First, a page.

WASHINGTON — Mississippi River of memory, who gave young Barack Obama an iron boost in the 2008 Iowa caucuses, the momentum to win over a pack of seasoned senators?
Obama's early blessing came from Oprah Winfrey, our new rising star in presidential politics. Who says irony is dead? The sun that winter, she elevated him to frontrunner status. The former president would likely return the love if Oprah jumps into the 2020 Democratic presidential primary.
Here's the thing that stings. Hopefully, Obama would work harder for Winfrey than he did for Democratic presidential nominee Hillary Clinton in 2016. He talked a great game. But did he play one? He didn't energize and turn out his own blue base in Midwestern industrial landscapes like Milwaukee, Cleveland and Detroit. Clinton lost those states, and bears the blame. But Obama could have made more of a concerted difference if his head was in the game of electing another history-breaking president.
This goes beyond Obama not punching his weight as a political partner. He left his own legacy tragically undefended, more than any recent president: on the landmark climate change treaty, the immigration status of "Dreamers" and his signature law, Obamacare. Every important success, including the Iran nuclear deal, is under assault by Donald Trump.
The star solo artist and speaker is not a team player, not a leader of any band. Obama doesn't like listening to other people's speeches. He hated hanging out with members of Congress. Truly, the man's an island. But party politics is a team contact sport, especially in an election year. Everybody has to hang together, as Benjamin Franklin reminded fellow revolutionaries. Or, politics ain't beanbag, a Southern saying. I know, right?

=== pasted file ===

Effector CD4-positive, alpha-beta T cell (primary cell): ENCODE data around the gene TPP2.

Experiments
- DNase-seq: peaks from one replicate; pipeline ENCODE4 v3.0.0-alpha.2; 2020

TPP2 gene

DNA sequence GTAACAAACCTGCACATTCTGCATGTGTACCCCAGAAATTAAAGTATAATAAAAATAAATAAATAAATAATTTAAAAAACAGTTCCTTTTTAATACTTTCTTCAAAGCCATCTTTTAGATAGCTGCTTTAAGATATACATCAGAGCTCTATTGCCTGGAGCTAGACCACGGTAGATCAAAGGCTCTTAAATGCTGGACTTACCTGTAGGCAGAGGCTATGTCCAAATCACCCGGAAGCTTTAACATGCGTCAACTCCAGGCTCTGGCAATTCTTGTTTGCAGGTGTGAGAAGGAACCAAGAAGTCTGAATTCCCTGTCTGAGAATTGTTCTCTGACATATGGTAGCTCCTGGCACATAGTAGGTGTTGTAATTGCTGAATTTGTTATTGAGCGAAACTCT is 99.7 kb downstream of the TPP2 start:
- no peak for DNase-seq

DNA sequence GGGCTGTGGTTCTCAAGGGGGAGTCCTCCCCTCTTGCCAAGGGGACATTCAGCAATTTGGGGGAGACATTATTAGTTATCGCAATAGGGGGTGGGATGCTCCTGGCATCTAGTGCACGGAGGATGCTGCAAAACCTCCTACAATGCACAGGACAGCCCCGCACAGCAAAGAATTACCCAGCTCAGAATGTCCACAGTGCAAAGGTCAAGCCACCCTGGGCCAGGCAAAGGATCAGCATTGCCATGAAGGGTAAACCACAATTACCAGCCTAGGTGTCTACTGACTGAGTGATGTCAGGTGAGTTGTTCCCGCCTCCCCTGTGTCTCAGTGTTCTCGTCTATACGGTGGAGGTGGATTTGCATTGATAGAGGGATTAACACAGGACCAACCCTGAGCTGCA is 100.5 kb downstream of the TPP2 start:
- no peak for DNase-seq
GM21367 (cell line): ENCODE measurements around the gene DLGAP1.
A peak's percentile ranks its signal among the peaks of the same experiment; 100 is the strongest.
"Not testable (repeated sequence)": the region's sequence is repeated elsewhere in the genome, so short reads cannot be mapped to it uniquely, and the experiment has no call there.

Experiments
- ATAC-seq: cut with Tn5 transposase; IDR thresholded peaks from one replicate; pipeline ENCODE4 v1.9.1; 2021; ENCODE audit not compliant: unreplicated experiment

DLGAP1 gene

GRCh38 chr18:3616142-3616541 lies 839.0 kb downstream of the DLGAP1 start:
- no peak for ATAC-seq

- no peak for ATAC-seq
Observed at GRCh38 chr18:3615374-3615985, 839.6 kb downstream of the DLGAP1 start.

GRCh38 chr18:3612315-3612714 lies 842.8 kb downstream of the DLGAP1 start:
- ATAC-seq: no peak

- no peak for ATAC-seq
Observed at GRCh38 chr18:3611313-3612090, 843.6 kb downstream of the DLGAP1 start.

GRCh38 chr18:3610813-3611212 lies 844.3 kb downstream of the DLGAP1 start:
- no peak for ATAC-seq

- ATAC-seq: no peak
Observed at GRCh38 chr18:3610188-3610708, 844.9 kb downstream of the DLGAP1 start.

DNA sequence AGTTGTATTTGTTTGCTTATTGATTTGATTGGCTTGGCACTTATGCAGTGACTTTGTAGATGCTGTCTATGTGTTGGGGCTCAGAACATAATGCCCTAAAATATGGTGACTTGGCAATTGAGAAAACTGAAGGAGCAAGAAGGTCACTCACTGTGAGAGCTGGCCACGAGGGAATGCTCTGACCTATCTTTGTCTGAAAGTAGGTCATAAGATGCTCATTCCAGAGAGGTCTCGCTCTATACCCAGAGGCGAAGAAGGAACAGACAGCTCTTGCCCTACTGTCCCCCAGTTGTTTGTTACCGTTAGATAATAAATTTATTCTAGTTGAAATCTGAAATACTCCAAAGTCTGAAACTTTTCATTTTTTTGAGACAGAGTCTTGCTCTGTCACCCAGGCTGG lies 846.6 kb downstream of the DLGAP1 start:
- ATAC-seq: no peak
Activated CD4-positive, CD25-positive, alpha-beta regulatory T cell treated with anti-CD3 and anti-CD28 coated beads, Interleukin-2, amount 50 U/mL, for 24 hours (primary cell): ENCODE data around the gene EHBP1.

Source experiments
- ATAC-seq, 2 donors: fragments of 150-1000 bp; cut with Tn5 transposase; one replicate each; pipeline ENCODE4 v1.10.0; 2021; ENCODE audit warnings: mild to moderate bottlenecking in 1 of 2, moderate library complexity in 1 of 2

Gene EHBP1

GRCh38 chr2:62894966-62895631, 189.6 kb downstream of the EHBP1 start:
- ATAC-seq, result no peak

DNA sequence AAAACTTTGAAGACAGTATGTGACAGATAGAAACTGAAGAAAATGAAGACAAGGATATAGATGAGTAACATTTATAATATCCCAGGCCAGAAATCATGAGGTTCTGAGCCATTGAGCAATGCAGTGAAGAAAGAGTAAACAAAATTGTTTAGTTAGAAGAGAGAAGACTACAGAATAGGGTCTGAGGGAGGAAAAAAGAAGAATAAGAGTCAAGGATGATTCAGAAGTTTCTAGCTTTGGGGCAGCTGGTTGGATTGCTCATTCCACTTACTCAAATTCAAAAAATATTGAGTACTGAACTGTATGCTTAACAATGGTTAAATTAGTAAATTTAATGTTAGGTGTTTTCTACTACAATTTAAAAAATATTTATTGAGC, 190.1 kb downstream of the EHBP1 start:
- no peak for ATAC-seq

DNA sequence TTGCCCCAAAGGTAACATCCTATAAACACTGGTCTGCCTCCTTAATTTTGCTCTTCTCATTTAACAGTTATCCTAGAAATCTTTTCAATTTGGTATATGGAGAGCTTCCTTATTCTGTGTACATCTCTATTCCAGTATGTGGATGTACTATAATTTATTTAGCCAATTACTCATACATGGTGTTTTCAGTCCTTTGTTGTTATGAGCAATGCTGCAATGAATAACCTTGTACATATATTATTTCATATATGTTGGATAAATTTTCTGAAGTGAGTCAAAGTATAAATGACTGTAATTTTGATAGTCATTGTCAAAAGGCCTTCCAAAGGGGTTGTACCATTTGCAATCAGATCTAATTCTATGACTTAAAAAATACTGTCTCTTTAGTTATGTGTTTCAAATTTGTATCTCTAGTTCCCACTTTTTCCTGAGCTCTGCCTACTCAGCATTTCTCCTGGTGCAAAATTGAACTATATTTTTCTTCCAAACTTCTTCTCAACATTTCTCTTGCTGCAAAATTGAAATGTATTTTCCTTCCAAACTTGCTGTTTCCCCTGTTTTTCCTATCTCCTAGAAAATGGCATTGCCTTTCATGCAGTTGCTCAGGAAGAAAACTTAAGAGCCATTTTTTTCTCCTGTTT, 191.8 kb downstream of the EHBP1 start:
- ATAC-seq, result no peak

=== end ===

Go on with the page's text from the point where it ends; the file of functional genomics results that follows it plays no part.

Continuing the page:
Obama, then the Democratic Party leader, ignored the party apparatus that was in shambles the summer of 2016. He let it be as the chair, Rep. Debbie Wasserman Schultz, D-Fla., drove the Democratic National Committee into the ground. A divisive force hated by the Bernie Sanders wing, she was ousted just before the Democratic convention opened. I felt the fury on the floor and in the Philadelphia streets.
Every hard day that passes in the Trump presidency, not a year old yet, it comes backs to me, unbidden. What Obama did to hurt Clinton's bid is untold in our town, which feels under siege. The things he didn't do to help Clinton are also lost in his dreamy narrative. Many hunger for Obama's class act, so flaws seem small. But they're not.
The gravest cut of all is that Obama appointed James Comey as the FBI director in 2013. Comey was a principled Republican appointee in the George W. Bush Justice Department, a Republican nonetheless.
Generally, Democratic presidents don't appoint Republicans, and vice versa, to such a visible, sensitive position. The spoils of victory mean something. No president gives away the FBI prize, unless it's high-minded Obama. He thought Comey, too, was a peer above the partisan fray. Yet Comey did everything to wreck Clinton's bid. No FBI director should ever tell the public about investigations that come to naught. Comey did that twice, once a week before the election. In the summer, he called her "extremely careless" over her emails, which he had no right to do.
Obama should have spoken out, but he was keeping something secret else with Comey: The FBI investigation into Russian meddling in the election, to throw it to Trump. This was a far bigger deal, and the president should have told the people about it as a threat to American democracy.
Ironically, Comey was extremely careless in not telling the DNC that its emails were hacked, as he had rushed to Attorney General John Ashcroft's hospital bed to avert a crisis. Passive in the face of Comey's outright outrages, Obama's excuse was rich. He didn't want to appear to favor Clinton, since she was leading. The consequences cost Clinton — and the country — dearly.
Iowa is the first contest in a grueling campaign. Ten years ago, the Iraq War raged and an unpopular president, George W. Bush, neared the end of a long winter. The good old days.
Oprah, we'll be seeing you — and you, Barack.
To find out more about Jamie Stiehm and read features by other Creators Syndicate writers and cartoonists, visit creators.com
Image courtesy of Luke Vargas